SpinSheet August 2012 75

##Jeffrey Bowen’s Pachanga crew looking good at the start of the 70-mile-long Governor’s Cup Yacht Race from Annapolis to St. Mary’s City in 2011. Photo by Dan Phelps

August Is for Governor’s Cup



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Palm trees, sharks, lots of Parrotheads, the John Frinzi Band with “Coral Reefer” Doyle Grisham, Jim Morris and James “Sunny Jim” White 5–9 pm • Annapolis Maritime Museum, 723 Second St, Eastport Live MuSiC the John Frinzi band, Jim Morris, James “sunny Jim” White and doyle Grisham, long-time steel guitar great of The Coral Reefer Band


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Chesapeake summer tradition will unfold once again starting in the afternoon of August 3, as about 150 race boats in nine classes gather off Annapolis to begin the 70-mile-long overnight race down the Bay known as the St. Mary’s College of Maryland (SMC) Governor’s Cup Yacht Race. Organizers at SMC noted that the successful changes made to the 2011 event—most noteworthy being an earlier start for a number of classes to enable them to finish early enough to enjoy shoreside events—will be repeated at the 2012 edition. Competitors in PHRF N, C, and B and cruising and multihull classes will start off Annapolis at 2:55 p.m.; the rest of the fleets will begin at the traditional 5:55 p.m. start time. Also sticking to the 5:55 p.m. start time will be those up the Potomac, who begin the new 46-mile leg of the Governor’s Cup off Dahlgren, VA. As in the past few years, friends of competitors may watch on the Internet via live GPS tracking. Once teams cross the finish, they may raft up in front of the James P. Muldoon River Center or anchor in the St. Mary’s River and take advantage of the new and improved shuttle service to the shoreside event. In addition to more food vendors to choose from, racers will enjoy live music by vocalist Deeana Dove and Caribbean calypso trio Ewabo in the afternoon, as well as the chance to buy 2012 gear, and rock out in the evening to the Byzantine Top 40—a band of SMC alumni who have played together for more than a decade.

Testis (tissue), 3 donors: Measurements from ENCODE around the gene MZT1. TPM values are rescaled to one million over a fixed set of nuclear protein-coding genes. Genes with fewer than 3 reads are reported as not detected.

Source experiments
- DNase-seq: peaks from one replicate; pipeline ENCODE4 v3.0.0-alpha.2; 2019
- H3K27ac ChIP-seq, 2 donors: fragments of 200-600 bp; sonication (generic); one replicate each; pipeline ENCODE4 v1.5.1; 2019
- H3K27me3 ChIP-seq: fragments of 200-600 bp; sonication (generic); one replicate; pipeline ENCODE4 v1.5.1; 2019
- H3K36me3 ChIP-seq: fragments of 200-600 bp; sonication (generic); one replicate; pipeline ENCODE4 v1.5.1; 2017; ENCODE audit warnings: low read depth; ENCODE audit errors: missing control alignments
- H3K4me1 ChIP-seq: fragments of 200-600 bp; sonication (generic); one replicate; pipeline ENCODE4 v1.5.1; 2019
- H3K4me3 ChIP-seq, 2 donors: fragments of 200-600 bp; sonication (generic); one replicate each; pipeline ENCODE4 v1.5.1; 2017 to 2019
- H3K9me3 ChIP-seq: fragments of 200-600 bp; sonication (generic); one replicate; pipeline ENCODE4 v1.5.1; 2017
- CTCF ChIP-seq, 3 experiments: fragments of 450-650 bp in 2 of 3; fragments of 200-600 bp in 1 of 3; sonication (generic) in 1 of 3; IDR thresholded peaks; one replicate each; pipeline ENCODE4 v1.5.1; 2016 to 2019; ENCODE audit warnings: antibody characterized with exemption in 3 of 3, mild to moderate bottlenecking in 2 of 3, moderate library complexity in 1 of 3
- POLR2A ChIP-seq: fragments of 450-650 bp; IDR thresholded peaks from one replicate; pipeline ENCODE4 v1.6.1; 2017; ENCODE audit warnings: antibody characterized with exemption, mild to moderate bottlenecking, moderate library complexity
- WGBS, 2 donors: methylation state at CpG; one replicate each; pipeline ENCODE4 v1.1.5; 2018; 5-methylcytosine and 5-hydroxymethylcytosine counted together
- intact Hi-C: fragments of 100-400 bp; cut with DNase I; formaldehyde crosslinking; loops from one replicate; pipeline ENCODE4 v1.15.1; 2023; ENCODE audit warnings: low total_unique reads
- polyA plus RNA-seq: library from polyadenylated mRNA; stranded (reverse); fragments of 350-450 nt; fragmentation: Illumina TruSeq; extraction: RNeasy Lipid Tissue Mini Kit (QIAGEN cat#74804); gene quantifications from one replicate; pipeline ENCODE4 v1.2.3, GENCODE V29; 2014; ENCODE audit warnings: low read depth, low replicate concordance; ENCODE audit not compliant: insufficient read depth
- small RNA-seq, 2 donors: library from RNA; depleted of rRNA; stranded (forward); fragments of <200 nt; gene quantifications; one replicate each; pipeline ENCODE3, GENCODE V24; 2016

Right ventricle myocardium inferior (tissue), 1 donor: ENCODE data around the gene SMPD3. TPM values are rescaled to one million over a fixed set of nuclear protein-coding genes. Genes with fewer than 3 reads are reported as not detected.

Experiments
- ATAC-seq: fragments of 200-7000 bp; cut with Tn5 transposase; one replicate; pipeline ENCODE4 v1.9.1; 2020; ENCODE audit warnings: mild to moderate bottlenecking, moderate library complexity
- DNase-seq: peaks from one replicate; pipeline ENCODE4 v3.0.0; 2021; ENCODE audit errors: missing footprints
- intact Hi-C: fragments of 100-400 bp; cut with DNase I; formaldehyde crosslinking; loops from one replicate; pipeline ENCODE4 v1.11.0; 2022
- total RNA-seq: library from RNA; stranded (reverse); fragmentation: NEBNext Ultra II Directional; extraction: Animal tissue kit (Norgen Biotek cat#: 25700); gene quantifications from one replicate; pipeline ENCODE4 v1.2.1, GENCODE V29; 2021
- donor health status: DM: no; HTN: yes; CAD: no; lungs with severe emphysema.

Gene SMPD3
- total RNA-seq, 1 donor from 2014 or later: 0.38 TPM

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76 August 2012 SpinSheet


To Oxford We Go

here are few regattas on the Chesapeake that involve as many sizes and shapes of competitive sailboats, competitors, and race formats as the Oxford Regatta, August 10-12, hosted by the Tred Avon YC (TAYC). A 29.2-mile distance race launches the weekend on Friday at 10 a.m. off Annapolis ending, within a 10-hour window, in the mouth of the Choptank River. Competitors raft up and anchor in the Tred Avon River near the TAYC clubhouse and have access to a tender service for the Friday night social. On Saturday, the “big boats”—PHRF classes (CBYRA-sanctioned) and the Shields (non-sanctioned) compete in the Robert K. Robson Memorial races in the Choptank, while back in the Tred Avon, a slew of other boats, with juniors and adults, compete in the Oxford Regatta: Stars, Log Canoes, Club 420s, Lasers, Laser Radials, Optimists, Penguins, Snipes, and Comets. Anyone who has not had the joy of watching such a variety of sailors sailing in one place and such a pretty place as Oxford should find their way to the event, whether by race or spectator boat to see it. Following a Saturday night social and awards party, the one-design boats compete again on Sunday. Visit to learn more about the event, and tune into SpinSheet for regatta coverage in the September issue. See you in Oxford!

##The Oxford Regatta, where Log Canoe racers meet Optis and Penguins and Comets and Lasers and spectator boats... and sometimes, jellyfish. Photo by Al Schreitmueller


Deltaville Leukemia Cup Regatta Was Hotly Contested